2 Replies
              1. re: travelmad478

                And Total Wine in NJ as well (DE more convenient for South Philly, NJ for the NE Philly neighborhoods). The odd liquor laws actually often work in the diners' favor as you can bring your own beer\wine\liquor at cost to so many restaurants in the city.

                1. re: gaffk

                  Joe Canal's in Marlton NJ too.

                  Portland ME is awesome but it's a bit too far north to be considered "Northeast Corridor".

              2. Cleveland!!!

                1 Reply
                1. re: rockandroller1

                  I think you are in the wrong corridor!

                2. New Haven, Conn. Good food of all kinds, from taco trucks off the highway to fancy Chinese and Indian. Also good ethnic markets, neighborhood joints and a few historic places. Also cheaper than Boston, Philly & NYC.

                  1. Over the past 15 years, I've lived in Baltimore, Trenton, Philly, Newark, Boston/Cambridge, and now New York, and spent a good bit of time in DC (my screen-name isn't rovingfoodie for nothing), and I also give a big thumbs up to Philly. I especially like how affordable many of the great restaurants in Philly are - the liquor laws are a pain, but the terrific BYOBs and gastropubs make up for it. Philly's also great in that it's an easy place to get around in terms of eating and grocery shopping - parking and traffic are nothing compared to NYC, and while Septa isn't great (their slogan for a while was "Serious about change"), the buses, trains, and trolleys can get you to most of the neighborhoods (including nearby suburbs) pretty easily and cheaply. The thriving South Philly Asian and Mexican grocery and restaurant options, the African stores/restaurants in West Philly (my old neighborhood), the Italian Market, the new-ish farmer's market at Headhouse, the growing food co-op scene, and of course Reading Terminal are all within walking distance or a short trolley/train/bus ride from Center City - can't beat that, in my experience!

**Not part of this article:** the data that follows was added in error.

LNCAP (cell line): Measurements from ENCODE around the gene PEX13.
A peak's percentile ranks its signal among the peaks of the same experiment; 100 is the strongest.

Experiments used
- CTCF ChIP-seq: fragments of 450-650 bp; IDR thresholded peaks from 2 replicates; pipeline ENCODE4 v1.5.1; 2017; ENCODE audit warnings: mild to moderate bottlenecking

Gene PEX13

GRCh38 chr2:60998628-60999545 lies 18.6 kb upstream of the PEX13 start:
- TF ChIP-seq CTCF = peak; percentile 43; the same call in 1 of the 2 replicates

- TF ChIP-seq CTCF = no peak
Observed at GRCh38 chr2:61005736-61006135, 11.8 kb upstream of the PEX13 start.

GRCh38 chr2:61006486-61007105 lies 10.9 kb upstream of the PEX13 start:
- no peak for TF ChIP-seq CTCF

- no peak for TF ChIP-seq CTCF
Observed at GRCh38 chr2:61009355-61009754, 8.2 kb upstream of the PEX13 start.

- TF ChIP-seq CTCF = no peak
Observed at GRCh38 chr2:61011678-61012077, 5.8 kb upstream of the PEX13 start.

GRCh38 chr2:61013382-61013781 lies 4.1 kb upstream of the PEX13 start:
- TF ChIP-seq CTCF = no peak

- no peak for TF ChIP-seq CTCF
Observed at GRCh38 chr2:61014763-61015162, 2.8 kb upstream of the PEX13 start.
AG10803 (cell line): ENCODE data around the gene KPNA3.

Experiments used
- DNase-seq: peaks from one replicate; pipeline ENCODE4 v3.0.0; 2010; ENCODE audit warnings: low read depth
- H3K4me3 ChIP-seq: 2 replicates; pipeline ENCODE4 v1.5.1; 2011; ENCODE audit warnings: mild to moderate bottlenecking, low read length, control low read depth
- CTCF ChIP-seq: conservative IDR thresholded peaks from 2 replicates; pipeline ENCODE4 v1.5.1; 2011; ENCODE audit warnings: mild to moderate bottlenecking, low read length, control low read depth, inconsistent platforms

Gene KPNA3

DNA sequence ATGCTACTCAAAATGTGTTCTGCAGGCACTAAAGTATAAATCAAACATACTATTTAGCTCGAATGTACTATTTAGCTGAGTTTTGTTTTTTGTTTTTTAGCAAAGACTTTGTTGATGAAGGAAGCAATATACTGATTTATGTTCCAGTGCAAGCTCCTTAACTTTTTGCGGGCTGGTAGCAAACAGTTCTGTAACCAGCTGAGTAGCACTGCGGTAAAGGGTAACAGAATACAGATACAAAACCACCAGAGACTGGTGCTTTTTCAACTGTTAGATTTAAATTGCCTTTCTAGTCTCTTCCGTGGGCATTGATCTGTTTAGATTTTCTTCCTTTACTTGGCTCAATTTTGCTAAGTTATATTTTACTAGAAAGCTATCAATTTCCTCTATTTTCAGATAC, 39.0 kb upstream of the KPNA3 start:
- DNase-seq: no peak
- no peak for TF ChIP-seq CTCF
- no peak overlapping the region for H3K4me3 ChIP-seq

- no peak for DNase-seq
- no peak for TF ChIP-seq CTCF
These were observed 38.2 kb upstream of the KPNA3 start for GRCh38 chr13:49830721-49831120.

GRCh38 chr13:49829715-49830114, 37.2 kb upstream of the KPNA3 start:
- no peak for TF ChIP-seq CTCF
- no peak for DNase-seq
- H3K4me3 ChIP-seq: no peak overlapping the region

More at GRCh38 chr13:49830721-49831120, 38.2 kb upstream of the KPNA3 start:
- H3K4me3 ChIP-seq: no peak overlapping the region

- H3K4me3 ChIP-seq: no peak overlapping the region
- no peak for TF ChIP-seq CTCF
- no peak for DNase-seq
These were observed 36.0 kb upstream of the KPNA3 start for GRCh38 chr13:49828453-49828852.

2 Replies
                    1. re: rovingfoodie

                      And Philly is just a short train/bus ride to Bmore, DC, and NYC (and Northern NJ). So it is convenient launching point for Mid Atlantic/Northeast.

                      1. re: rovingfoodie

                        > parking and traffic are nothing compared to NYC

                        Wow, I'll have to disagree with that one. I find Philly-area traffic to be as bad or worse than NY (think of the Schuylkill at, well, any hour of the day!!!) and parking in Center City is definitely worse. Parking outside CC is not so hard but it is nightmarish in most of the places where Philly's great restaurants are located...Northern Liberties, Center City, the Italian Market area, etc. I am more or less constitutionally opposed to the concept of valet parking, but in Philly, I do it, which says a lot. The fact that public transit is significantly less useful than in NY just makes the problem worse--people have to drive.

                        Still, I do vote for Philly as a great food town. I have lived either in Philly or within 30 miles of it for the last 16 years.